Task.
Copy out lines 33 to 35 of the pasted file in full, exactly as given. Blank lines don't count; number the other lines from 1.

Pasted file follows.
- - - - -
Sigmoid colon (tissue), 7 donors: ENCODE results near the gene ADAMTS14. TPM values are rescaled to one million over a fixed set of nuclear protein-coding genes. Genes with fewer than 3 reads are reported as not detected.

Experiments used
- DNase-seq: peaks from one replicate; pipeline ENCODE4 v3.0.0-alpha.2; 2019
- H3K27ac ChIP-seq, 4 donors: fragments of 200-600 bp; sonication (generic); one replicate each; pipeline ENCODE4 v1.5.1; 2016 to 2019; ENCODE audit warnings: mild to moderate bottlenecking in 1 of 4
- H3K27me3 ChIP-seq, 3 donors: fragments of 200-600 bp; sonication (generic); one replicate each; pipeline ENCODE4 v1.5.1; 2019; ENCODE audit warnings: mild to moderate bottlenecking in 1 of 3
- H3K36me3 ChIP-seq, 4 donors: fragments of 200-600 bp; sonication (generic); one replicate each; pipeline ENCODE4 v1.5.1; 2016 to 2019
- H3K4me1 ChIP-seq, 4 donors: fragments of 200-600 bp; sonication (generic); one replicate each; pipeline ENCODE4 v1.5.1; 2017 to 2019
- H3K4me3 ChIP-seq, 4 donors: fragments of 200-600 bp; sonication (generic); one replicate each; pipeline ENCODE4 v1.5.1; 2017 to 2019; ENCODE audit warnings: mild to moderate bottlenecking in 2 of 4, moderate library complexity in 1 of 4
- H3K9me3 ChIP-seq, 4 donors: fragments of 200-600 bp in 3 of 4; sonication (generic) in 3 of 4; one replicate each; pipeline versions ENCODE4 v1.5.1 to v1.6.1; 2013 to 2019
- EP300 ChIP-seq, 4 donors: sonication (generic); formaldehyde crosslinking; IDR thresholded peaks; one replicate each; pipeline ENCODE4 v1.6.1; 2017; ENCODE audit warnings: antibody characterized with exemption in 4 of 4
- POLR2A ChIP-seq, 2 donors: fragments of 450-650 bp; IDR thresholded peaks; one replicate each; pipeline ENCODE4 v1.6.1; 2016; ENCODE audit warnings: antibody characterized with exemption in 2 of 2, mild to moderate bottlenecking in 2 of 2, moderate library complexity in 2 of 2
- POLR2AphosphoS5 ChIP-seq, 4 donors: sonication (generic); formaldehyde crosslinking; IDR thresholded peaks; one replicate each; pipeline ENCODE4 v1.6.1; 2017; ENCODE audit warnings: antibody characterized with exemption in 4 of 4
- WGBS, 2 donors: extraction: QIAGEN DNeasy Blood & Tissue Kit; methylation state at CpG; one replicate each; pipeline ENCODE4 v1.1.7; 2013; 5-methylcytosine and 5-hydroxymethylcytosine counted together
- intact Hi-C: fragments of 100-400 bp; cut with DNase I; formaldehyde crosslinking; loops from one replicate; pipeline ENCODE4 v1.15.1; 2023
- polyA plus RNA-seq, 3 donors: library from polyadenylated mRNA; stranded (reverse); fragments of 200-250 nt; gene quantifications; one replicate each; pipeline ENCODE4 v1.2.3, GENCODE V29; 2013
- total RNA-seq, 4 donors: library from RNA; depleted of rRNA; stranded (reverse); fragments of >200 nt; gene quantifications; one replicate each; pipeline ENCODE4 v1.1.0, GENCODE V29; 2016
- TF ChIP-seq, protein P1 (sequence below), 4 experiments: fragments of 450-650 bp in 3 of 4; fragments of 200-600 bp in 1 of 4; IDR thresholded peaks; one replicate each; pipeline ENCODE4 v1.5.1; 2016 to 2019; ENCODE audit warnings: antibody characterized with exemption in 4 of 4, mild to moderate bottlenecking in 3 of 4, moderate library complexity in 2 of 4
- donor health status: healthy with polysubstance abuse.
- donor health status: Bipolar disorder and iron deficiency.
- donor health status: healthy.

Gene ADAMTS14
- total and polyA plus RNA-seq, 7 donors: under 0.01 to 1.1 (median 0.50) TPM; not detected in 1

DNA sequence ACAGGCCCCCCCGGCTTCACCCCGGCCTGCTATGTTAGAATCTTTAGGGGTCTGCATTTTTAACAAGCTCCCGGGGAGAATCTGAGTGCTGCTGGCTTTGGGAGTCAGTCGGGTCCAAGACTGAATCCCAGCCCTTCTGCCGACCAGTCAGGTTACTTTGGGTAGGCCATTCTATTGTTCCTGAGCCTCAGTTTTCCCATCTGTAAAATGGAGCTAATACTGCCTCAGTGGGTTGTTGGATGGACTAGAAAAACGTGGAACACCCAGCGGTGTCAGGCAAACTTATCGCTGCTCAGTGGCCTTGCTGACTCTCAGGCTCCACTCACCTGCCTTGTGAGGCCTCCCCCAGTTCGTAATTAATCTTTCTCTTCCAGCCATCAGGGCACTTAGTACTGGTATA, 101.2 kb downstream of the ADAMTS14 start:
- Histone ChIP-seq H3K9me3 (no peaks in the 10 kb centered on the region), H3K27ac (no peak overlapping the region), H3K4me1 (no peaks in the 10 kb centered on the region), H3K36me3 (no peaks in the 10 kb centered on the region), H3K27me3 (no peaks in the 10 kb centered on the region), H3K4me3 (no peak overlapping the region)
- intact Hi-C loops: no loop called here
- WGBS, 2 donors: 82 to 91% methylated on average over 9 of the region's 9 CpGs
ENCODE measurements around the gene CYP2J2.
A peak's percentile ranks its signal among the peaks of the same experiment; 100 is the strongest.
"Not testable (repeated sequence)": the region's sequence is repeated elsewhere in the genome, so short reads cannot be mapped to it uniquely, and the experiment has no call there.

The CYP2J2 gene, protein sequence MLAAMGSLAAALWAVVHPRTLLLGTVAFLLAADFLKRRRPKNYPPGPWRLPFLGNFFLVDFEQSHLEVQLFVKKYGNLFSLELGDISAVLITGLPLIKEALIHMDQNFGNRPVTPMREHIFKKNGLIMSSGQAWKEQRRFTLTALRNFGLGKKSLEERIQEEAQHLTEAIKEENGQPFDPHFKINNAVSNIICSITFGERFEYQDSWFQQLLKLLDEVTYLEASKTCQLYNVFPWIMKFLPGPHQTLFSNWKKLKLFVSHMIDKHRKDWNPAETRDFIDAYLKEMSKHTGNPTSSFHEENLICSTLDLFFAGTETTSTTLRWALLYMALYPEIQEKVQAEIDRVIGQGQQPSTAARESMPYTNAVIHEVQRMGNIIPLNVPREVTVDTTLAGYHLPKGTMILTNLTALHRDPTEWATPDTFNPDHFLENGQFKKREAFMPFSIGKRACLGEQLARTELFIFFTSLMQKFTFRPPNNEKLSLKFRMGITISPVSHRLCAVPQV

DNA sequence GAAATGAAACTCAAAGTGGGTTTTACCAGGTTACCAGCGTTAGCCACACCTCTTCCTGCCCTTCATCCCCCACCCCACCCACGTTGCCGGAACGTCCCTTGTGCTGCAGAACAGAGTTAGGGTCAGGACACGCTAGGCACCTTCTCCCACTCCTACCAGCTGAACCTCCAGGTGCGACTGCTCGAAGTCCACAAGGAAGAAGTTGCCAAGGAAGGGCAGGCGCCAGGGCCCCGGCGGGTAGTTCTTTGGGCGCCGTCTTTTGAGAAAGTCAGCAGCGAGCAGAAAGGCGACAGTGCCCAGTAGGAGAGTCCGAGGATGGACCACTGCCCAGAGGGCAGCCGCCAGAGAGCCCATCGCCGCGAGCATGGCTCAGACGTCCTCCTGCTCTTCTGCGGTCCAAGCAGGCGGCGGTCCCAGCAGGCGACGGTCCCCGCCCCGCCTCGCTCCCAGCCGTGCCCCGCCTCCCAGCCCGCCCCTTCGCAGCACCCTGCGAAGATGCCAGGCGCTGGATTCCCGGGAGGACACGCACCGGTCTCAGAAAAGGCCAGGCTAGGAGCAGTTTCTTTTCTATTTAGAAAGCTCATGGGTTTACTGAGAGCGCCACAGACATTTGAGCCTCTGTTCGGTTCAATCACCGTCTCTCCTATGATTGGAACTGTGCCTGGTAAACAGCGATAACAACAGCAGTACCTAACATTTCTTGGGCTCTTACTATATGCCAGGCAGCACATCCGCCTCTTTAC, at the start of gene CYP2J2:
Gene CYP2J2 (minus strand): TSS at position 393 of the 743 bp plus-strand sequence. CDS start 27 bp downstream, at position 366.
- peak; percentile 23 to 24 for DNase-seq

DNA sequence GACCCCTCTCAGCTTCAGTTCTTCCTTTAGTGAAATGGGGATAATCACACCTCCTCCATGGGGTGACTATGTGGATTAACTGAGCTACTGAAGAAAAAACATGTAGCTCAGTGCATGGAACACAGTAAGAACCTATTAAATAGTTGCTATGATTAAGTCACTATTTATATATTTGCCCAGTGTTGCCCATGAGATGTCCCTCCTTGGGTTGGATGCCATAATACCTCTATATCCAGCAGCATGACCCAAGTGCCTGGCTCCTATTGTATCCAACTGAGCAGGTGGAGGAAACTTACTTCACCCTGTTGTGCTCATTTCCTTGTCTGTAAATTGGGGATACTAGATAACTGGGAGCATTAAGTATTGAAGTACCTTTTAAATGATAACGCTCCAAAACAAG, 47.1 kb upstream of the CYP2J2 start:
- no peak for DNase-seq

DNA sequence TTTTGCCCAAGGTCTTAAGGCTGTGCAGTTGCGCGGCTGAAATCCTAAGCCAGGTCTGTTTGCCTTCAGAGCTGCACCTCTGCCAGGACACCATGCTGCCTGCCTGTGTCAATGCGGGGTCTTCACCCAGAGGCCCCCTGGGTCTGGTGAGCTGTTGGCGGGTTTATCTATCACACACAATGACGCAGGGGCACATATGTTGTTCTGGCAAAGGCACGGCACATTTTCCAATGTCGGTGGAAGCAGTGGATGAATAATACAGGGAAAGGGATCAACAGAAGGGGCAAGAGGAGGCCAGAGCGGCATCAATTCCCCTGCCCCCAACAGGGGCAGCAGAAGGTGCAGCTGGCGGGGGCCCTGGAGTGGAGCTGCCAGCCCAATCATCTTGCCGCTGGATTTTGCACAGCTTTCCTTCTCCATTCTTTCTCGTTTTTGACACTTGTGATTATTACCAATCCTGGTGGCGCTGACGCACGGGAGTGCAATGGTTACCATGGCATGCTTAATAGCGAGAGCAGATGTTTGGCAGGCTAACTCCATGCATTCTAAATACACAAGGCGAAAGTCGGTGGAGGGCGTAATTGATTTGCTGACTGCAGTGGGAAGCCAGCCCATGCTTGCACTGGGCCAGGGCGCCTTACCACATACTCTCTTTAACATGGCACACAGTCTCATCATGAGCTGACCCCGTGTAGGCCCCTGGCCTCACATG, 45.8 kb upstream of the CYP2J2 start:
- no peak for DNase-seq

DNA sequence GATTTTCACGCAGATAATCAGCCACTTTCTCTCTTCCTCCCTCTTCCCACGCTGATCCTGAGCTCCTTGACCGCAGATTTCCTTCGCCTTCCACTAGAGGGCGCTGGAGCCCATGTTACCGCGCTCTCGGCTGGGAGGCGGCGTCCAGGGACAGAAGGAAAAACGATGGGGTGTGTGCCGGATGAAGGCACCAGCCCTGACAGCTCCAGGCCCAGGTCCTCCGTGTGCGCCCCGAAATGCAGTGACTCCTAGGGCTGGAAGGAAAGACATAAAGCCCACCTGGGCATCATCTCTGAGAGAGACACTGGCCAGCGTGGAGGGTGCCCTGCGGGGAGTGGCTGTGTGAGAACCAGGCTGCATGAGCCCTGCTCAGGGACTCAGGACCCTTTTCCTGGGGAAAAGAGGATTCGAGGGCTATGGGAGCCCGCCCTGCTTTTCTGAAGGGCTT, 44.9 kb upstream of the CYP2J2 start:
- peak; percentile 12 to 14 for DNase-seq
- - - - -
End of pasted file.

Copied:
- peak; percentile 23 to 24 for DNase-seq

DNA sequence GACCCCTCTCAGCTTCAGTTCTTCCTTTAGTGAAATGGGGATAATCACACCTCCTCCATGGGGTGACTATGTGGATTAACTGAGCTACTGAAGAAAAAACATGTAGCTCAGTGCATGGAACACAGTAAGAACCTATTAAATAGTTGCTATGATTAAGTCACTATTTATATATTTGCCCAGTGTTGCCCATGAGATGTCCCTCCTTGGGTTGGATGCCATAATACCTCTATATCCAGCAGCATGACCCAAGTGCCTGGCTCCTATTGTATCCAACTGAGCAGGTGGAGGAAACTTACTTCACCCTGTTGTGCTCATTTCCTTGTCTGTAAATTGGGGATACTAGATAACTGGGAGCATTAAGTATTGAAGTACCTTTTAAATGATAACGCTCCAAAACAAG, 47.1 kb upstream of the CYP2J2 start:
- no peak for DNase-seq